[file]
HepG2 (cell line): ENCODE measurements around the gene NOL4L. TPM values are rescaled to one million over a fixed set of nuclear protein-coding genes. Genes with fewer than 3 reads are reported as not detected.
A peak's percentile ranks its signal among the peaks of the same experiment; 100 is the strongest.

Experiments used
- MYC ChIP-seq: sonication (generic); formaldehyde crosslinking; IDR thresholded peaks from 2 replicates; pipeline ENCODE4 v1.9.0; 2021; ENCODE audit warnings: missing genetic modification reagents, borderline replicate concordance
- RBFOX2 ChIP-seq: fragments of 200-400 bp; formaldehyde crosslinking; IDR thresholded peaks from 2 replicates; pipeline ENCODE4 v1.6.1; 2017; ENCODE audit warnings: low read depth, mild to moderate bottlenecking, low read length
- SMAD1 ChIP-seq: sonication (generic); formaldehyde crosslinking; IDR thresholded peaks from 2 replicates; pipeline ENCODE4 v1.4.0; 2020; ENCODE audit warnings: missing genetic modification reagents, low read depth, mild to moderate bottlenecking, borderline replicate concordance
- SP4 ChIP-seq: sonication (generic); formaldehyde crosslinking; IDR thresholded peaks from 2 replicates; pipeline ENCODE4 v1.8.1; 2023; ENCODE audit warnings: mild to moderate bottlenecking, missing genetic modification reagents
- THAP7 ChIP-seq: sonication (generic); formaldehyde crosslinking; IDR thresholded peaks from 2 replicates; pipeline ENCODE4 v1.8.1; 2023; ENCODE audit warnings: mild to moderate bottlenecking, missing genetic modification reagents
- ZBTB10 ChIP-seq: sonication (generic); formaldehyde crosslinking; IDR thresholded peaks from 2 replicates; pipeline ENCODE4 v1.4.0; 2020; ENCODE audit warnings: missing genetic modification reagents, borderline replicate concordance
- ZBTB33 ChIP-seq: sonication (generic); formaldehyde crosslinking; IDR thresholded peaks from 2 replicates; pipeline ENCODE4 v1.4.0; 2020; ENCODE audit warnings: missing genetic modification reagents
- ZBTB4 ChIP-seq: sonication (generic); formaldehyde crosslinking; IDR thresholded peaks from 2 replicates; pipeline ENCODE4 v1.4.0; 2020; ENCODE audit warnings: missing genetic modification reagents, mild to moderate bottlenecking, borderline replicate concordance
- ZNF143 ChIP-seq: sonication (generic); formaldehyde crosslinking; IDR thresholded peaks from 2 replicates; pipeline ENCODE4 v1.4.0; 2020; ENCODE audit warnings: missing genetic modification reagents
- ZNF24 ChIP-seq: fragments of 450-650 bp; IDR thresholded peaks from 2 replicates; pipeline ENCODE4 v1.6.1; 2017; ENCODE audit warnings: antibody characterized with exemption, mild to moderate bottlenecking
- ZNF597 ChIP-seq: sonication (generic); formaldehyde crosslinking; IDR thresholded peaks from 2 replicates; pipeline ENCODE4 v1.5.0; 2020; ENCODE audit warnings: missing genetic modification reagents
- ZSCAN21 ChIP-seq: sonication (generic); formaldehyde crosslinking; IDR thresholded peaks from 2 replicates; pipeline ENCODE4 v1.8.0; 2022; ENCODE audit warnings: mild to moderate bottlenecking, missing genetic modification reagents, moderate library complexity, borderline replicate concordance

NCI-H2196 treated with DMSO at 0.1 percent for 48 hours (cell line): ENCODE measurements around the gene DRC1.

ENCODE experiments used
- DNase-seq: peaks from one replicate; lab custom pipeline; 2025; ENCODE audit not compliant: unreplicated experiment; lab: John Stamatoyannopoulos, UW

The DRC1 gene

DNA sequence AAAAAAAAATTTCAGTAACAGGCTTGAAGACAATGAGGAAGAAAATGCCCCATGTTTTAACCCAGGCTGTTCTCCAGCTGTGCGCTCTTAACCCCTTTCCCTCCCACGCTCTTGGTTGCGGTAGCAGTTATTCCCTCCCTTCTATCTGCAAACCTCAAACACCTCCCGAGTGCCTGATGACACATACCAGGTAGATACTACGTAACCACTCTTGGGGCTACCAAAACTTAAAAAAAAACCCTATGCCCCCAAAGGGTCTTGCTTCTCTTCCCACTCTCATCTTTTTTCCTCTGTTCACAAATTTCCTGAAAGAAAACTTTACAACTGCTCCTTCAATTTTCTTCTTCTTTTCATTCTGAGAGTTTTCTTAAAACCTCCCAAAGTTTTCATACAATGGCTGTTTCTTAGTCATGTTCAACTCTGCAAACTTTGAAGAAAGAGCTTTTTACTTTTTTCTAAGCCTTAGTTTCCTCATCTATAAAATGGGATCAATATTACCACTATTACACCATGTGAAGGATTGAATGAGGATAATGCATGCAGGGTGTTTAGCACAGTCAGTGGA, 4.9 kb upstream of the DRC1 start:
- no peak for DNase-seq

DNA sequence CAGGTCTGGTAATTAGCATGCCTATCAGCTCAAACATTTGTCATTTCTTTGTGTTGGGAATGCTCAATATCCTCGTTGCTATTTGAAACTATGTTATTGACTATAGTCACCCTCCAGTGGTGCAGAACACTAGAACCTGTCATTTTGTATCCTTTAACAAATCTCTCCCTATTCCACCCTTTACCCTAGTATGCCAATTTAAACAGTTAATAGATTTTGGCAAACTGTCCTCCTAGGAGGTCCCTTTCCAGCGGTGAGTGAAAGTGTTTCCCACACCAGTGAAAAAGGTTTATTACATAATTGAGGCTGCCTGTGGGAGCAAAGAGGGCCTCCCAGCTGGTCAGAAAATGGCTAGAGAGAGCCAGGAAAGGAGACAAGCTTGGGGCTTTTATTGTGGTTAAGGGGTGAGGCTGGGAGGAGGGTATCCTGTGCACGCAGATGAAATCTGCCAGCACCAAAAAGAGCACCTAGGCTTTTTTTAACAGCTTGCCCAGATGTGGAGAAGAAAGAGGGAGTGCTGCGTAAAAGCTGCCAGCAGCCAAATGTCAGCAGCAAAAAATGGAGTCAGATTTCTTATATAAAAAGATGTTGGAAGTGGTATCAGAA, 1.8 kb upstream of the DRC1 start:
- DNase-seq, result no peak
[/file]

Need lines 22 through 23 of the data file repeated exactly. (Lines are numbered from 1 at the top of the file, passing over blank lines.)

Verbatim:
DNA sequence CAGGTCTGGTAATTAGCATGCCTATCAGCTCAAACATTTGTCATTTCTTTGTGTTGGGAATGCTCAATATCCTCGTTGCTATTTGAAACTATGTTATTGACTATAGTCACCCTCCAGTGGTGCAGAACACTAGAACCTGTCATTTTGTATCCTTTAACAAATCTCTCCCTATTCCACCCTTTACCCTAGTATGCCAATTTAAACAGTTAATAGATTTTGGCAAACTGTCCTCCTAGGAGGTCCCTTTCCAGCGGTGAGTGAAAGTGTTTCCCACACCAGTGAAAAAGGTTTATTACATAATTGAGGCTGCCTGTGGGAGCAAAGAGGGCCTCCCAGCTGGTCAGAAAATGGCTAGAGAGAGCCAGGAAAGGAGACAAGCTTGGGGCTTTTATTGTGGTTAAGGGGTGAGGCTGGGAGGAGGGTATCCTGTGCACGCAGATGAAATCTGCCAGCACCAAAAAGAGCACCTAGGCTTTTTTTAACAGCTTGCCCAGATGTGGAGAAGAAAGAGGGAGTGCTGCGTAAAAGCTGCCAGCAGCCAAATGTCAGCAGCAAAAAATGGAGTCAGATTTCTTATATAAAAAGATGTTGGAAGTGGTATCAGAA, 1.8 kb upstream of the DRC1 start:
- DNase-seq, result no peak